I read an article saying Pope Francis will be issuing an encyclical this spring on climate change. He will be stating it is real and the Church and its followers must act on it on moral and scientific grounds. It will be delivered to 5000 bishops and 400,000 priests with instructions to deliver it to parishioners. At an October meeting he decried the religion of money and stated, "Climate change, the loss of biodiversity and deforestation are already showing their devastating effects in the great cataclysms we witness.”
Pretty definitive. Hopefully, this will help convince some of the religious right that there is no conflict between their religion and science, especially the science of climate change. Certainly, there will still be those that oppose it. There are those that feel science is anti-religion and nothing will change their minds. But, there are many who will see the Pope's edict and it will open their minds to the possibility that the scientists were right all along.
The Pope isn't the first person to try and change the minds of religious doubters. Notably, Katherine Hayhoe has been in the forefront on the issue. Why should any Christian fundamentalist care about what Hayhoe has to say on the subject? Well, she is a devout, evangelical Christian. She is also a climate scientist.
Oops! A devoutly religious person that also recognizes the validity of science and sees no conflict with her religious faith. How refreshing!
The fact is, caring for the environment and the people that will be suffering because of climate change is fundamental to all religions. Climate change is a right to life issue. If you are going to be opposed to something like abortions or the death sentence or animal rights, how can you not be opposed to climate change?
Apparently, the Pope thinks you can't.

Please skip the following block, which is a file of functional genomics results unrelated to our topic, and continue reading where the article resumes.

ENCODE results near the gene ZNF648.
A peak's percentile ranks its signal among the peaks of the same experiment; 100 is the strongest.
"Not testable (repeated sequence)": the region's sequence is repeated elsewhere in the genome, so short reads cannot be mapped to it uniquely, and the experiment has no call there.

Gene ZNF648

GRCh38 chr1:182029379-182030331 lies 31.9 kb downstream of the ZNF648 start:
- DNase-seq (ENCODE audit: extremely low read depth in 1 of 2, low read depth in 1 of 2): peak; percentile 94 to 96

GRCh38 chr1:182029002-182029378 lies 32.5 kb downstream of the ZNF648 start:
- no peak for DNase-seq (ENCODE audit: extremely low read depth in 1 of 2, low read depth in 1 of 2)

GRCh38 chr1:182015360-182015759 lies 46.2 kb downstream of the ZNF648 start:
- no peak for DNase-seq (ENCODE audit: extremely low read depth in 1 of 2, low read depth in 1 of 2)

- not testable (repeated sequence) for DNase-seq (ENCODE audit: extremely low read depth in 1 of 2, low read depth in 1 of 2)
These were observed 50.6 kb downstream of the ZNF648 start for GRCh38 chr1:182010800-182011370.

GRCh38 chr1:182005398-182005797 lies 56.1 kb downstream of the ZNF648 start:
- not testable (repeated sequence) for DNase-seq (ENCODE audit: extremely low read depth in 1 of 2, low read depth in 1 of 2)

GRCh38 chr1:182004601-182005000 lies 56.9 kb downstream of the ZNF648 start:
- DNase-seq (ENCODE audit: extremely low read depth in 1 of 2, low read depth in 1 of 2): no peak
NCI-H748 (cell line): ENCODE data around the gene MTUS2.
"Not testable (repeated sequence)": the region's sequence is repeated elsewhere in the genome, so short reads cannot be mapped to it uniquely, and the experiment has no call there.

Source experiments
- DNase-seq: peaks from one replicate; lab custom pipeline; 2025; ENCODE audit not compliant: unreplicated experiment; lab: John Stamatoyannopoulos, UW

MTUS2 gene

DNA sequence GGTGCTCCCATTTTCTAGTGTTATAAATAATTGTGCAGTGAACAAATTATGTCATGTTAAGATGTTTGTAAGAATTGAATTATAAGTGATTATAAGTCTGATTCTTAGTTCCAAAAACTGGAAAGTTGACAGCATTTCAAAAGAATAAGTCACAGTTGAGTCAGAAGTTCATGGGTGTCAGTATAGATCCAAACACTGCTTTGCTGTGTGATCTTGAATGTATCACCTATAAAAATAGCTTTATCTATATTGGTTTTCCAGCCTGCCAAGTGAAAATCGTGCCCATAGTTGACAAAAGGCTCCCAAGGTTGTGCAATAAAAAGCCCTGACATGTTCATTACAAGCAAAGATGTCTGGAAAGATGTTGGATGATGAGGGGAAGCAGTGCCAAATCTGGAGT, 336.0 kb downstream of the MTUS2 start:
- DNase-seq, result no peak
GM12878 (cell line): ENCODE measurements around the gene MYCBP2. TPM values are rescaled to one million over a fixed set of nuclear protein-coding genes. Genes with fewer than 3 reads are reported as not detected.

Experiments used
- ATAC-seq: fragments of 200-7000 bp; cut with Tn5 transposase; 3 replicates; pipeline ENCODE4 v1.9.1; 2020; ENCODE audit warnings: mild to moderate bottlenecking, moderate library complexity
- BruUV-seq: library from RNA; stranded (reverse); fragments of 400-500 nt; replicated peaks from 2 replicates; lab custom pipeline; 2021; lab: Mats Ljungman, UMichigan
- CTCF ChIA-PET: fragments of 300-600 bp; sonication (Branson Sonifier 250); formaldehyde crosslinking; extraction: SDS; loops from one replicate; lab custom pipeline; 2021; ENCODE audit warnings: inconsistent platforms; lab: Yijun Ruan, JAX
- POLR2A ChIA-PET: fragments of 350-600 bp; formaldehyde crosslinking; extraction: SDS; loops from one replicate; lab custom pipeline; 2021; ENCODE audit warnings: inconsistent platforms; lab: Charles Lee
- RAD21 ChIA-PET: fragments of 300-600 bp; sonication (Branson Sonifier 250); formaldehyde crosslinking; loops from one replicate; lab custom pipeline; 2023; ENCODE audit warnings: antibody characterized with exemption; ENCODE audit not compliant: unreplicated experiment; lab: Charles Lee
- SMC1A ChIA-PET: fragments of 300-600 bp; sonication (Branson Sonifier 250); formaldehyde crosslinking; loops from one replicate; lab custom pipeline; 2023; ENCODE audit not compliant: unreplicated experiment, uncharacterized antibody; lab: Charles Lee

I'm not about to hold 1 billion Muslims responsible for the actions of a few pychopaths, but I really wish these tragedies were met with a more resounding condemnation from Muslims around the world. True, many will condemn these actions, but they are too few and far between and they are not forceful enough with their rhetoric to make a difference.ReplyDelete
Great statement. Thanks.ReplyDelete
I agree with you in principle. The problem is the way this issue has not only continued, but has gotten progressively worse. I would say the same thing about the Christian community if this was being done by Christians. It isn't about Islam, per se. It's about how some people in a given group are engaging in increasingly sick actions and other people in that same group are simply standing by. Fill in the group of your choice and the argument still stands.ReplyDelete
In total agreement.ReplyDelete
Seems to be a question of fundamentalism. The worst terrorist attack in Europe in the last decade was committed by a Christian fundamentalist named Anders Breivik. Here in the states the fundamentalist Christian community seems awfully quiet whenever an abortion clinic is bombed or a doctor is murdered. It's all bad and bad in much the same way.ReplyDelete
In my view, only education and modernity can triumph over fundamentalist reading of Bronze Age texts.
And, Texans do shoot back. I hunted axis, aoudad, pigs and whitetails there this year over the course of two trips. Didn't step across a fence or walk across a dry creek bed. We were on a blood trail and came up to a creek bed across which was a neighboring property. Both guys I was with pulled up like horses smelling a mountain lion. I mean it was the neighbor's place, for crying out loud, and the neighbors knew we were hunting. Still, it was an absolute hill country law, apparently. Texas!
Yes. Anytime you chose unfounded beliefs for reality the results are not going to be good.ReplyDelete
It sounds like you were right in my neck of the woods on that hunting trip. Most people are not going to get too angry if you are an innocent trespasser. But, they have legal rights and there are those individuals that will get upset over simple trespassing and it usually isn't a good idea to do an experimental test.
And fundamentalism is a direct result of unscientific thinking.ReplyDelete